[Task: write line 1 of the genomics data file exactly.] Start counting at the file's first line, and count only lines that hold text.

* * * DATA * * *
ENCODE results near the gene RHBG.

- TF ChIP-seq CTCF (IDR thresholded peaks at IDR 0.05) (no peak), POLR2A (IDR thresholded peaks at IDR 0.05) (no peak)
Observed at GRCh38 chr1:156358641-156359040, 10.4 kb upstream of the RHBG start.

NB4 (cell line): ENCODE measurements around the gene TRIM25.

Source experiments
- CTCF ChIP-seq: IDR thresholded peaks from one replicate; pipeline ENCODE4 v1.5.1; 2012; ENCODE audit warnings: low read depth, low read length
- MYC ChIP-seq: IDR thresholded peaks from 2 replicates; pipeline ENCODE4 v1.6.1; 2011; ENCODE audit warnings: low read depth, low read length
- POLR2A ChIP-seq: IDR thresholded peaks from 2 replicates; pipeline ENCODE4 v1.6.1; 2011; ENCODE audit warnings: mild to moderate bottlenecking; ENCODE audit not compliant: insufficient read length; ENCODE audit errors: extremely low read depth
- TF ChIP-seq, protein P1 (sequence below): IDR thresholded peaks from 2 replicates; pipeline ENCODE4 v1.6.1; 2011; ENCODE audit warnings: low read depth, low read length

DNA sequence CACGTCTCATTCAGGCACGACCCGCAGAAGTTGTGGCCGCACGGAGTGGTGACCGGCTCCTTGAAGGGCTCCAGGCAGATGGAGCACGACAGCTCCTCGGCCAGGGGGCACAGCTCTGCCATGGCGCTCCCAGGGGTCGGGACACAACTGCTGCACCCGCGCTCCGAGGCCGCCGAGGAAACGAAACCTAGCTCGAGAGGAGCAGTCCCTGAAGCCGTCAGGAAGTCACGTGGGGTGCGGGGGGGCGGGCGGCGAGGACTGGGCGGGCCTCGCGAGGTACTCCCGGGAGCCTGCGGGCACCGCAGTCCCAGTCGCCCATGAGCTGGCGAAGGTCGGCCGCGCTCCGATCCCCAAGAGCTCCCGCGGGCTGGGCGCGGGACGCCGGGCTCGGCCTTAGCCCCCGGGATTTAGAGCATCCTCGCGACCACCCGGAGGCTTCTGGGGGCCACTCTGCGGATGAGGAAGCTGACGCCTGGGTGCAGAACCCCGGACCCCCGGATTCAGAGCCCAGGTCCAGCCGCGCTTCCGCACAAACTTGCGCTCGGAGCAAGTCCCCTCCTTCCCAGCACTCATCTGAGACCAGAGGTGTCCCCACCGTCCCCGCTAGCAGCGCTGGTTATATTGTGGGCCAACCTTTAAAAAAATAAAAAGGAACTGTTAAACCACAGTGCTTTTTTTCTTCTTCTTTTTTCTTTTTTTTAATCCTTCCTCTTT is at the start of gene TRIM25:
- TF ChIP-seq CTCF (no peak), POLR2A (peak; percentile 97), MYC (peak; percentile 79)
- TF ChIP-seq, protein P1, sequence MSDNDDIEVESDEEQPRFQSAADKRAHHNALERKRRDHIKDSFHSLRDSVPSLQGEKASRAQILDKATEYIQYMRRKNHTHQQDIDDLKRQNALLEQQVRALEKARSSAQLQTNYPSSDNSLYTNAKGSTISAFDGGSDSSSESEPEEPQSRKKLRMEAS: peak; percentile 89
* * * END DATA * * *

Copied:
ENCODE results near the gene RHBG.